Soldiers involved in the ‘great advance’ in France, the Battle of the Somme, were reported as killed or missing this week in 1916.
Private Fred Moon, Private A Dyche, and Private Herbert Slater were pictured, alongside Private W Astle whose death from dysentery aboard a ship bound for India was reported the previous week.
Moon, of the 10th Cheshires, and whose parents lived in Old Derby Road, Ashbourne, had previously been wounded and received treatment at Brailsford and Belper before returning to the front line. He was killed on July 26.
Dyche of the 9th Scottish Rifles, who hailed from Burton, was well known in Ashbourne, having played football for Ashbourne Town for several seasons.
Mr and Mrs W Slater of Mayfield Road, Ashbourne, who had already lost their son Owen, of the Grenadier Guards, in October 1914 received notification that another son, 23-year-old Herbert, of C Company 10th Sherwood Foresters was officially missing.
Elsewhere on the same page were details of a memorial service to two other members of the Ashbourne Volunteers, Lance Corporal W H Kirkland and F Wibberley, and news of Trooper Bert Samuel, who had written to his mother in Sandybrook.
“He was, he states, buried twice and the second time he was rendered unconscious for about seven hours and believes that a piece of shell struck his steel helmet. He adds that he saw his name in The Times as ‘wounded and missing’. He received his wounds in Delville Wood, where it has been estimated more than 100,000 shells fell.”
The death of 36-year-old Captain John Wheen of Mappleton was reported this week. The paper stated that he had been killed on May 15-16 1915 at the Battle of Festubert. Listed as missing for a year, his death had now been confirmed.
August 4 brought the second anniversary of the war and it was marked by church services across the county. The Notes and Comments column looked for some positives amid the gloom.
“After two years of terrible strife we stand in a far more hopeful position than we have done previously, and there are not wanting signs that the enemy are realising out superiority. Few thought when the first bomb-shell fell in this struggle that either of the contesting sides could maintain the struggle on such stupendous lines for so long, but we find ourselves pursuing the grim work for the third year, more determined than ever that the sacrifice of so many gallant lives shall not be in vain and that the powers of Europe shall be ruled under fair and honourable principles.”
He said that the size of the army was greater than ever, the supply of arms was growing to meet demand and the bravery of our allies meant victory could not be far off.
“How soon this be is a matter of conjecture, but there is certainly more hope of it than there was at this time last year.”
Commander in Chief Sir Douglas Haig had called on munition workers and others to forego their holidays and issued a poster through the Ministry of Munitions of War.
Six more men were featured in the ‘scrapbook’ portrait gallery this week.
The first was Gunner Augustus Beeby, the elder surviving son of Mr and Mrs Beeby of Osmaston. Beeby, who it was recorded, had been a goalkeeper who had played for both Liverpool and Manchester City.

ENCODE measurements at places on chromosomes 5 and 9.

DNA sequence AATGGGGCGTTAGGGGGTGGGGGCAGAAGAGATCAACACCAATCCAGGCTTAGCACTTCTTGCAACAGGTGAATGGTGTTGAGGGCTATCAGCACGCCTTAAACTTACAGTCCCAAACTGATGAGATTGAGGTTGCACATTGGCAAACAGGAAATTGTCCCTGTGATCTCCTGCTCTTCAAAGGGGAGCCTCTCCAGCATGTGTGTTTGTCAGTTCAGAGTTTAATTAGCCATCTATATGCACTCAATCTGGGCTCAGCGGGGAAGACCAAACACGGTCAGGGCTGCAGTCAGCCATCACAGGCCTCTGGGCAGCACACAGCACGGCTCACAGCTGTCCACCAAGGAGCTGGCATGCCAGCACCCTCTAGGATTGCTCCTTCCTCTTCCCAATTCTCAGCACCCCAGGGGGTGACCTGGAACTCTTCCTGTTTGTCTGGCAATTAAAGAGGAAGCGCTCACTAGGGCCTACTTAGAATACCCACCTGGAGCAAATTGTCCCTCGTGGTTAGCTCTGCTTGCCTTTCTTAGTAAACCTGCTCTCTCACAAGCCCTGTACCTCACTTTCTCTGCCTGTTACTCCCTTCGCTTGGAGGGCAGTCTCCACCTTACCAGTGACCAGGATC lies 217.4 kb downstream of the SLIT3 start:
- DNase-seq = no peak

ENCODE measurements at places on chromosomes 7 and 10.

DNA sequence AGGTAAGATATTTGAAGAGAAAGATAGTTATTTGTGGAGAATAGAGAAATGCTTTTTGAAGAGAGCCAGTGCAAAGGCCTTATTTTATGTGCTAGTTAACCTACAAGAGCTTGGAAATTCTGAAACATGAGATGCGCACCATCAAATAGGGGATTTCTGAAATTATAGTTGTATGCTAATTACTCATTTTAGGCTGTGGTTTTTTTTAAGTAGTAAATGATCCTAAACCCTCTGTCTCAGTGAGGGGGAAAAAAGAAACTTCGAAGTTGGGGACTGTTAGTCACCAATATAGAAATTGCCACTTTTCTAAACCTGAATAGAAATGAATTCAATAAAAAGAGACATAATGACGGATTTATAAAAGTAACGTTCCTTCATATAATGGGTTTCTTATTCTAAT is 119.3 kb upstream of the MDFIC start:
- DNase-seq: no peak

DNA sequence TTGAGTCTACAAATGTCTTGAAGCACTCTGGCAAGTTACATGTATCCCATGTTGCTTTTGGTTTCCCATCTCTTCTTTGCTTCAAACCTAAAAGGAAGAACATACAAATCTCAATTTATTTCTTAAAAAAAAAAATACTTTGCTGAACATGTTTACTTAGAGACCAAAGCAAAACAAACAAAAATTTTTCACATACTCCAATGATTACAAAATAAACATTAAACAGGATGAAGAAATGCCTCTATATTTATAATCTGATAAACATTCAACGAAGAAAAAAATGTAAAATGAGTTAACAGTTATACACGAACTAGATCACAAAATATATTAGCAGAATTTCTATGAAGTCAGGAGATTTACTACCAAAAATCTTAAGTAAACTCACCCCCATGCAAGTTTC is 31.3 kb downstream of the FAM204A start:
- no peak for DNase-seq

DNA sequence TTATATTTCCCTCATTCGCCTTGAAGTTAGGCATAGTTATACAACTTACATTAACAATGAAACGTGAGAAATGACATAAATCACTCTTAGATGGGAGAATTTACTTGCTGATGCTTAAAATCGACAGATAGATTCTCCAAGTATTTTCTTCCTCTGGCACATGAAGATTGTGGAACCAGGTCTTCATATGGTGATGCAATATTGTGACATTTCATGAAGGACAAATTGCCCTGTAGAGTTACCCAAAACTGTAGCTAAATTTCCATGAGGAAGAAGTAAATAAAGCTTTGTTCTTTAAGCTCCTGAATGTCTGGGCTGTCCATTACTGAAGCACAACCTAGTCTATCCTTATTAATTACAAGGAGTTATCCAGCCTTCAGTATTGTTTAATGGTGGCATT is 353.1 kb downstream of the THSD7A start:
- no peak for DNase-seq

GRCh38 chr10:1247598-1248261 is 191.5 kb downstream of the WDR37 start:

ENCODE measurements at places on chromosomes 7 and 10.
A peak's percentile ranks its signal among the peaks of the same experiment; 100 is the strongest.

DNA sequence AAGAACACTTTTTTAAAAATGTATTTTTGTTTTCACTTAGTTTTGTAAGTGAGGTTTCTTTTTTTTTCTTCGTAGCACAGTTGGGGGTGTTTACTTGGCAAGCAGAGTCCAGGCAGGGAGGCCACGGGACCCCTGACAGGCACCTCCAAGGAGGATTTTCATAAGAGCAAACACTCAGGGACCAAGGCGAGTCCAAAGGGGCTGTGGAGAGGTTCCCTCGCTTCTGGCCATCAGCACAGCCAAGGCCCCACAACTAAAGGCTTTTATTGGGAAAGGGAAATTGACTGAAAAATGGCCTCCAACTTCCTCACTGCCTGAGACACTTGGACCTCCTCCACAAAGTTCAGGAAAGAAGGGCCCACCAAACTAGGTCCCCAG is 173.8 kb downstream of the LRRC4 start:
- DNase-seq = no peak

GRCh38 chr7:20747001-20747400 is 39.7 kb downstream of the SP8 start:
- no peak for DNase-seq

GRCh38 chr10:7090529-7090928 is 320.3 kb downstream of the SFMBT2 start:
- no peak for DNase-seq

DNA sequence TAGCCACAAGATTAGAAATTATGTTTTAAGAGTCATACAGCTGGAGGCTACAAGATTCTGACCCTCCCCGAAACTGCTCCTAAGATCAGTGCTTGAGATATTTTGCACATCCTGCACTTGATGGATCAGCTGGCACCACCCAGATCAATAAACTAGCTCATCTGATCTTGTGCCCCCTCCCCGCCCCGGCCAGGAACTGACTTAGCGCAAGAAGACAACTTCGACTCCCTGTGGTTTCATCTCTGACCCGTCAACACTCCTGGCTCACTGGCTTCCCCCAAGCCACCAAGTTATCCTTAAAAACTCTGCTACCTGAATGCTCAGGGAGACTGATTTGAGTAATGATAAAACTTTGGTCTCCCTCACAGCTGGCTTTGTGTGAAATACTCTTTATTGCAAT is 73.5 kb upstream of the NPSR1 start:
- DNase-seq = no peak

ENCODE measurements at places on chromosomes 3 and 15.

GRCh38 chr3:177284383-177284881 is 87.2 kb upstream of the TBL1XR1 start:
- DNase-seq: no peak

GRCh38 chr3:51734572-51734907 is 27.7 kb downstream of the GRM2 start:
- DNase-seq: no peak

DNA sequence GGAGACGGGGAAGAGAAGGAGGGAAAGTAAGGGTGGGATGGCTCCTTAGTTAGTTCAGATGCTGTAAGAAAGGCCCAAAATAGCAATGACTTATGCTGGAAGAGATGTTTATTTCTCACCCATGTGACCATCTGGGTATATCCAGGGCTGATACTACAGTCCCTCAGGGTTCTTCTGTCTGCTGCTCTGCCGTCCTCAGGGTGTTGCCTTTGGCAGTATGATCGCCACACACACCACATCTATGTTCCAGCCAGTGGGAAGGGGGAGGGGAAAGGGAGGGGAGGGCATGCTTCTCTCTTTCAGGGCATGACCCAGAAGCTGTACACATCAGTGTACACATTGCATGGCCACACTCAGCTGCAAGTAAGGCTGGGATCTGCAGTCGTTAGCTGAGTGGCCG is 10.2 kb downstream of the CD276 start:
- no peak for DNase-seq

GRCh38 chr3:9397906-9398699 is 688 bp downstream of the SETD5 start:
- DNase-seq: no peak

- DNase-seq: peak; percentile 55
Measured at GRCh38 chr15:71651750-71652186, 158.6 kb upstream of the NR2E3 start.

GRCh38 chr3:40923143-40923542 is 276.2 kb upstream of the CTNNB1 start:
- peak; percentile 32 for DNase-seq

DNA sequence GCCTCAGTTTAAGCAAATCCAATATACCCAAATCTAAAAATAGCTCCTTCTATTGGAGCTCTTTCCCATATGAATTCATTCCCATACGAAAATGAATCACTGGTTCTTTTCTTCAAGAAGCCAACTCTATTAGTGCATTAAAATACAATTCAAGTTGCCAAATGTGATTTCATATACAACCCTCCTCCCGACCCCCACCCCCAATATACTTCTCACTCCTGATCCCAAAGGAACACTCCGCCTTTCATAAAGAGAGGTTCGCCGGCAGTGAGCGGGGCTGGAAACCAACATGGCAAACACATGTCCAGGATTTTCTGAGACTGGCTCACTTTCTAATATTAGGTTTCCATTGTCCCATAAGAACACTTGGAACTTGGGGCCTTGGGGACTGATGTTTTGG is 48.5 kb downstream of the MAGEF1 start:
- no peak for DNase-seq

Private J Tully of the Grenadier Guards enlisted in March 1915 and after serving with the King’s Guard at Buckingham Palace was drafted out to France in March of 1916, seeing action in the trenches until being wounded on July 6. He was being treated at Suffolk Hospital in Bury St Edmunds.
One of the first Ashbourne men to be sent to the Western front was Private Edwin Forman who joined the Sherwood Foresters about 18 months before the outbreak of war. He had been in action since September 1914 and had only been home to Snelston once, for a few days, in two years.
The others featured were: Private James Henney of Mayfield, serving at the Veterinary Hospital in Rouen, using his experience from working with horses at the Bass, Ratcliffe and Gretton brewery in Burton; Petty Officer George Hurd, of Osmaston, serving aboard HMS Pincher, who had seen action in the Dardanelles; and Private George Bellfield of Union Street, who had gone to Ireland at the time of the Easter Rising with the 2/6th Sherwoods.
Baron Emile Beaumont D’Erlanger, a naturalised British subject and chairman of the Channel Tunnel Company was reported to have said that the company’s engineers estimated the cost of building the tunnel would be £16million, ‘one half of which would have to be found by France and the other half by England’. He observed that each country was spending £8m a day on the war.
The first decade of the new century had seen a huge growth in the number of cinemas in Britain and the popularity was such that people were visiting the cinemea two or three times a week. The Ashbourne Empire, ‘the most modern and up to date fire-proof electric cinema in Great Britain’, showed official war news along side the popular movies of the time. Since May 1916 customers had been compelled to pay tax on their entertainment with seats at the Empire being 1s (plus 2d war tax) 6d (plus 1d war tax) 3d (plus 1d) and 2d tickets taxed a half a penny.
- My fellow researcher and De Montfort University colleague John Dilley is conducting a similar real-time project with the Market Harborough Advertiser. Check out his Newspapers and the Great Warblog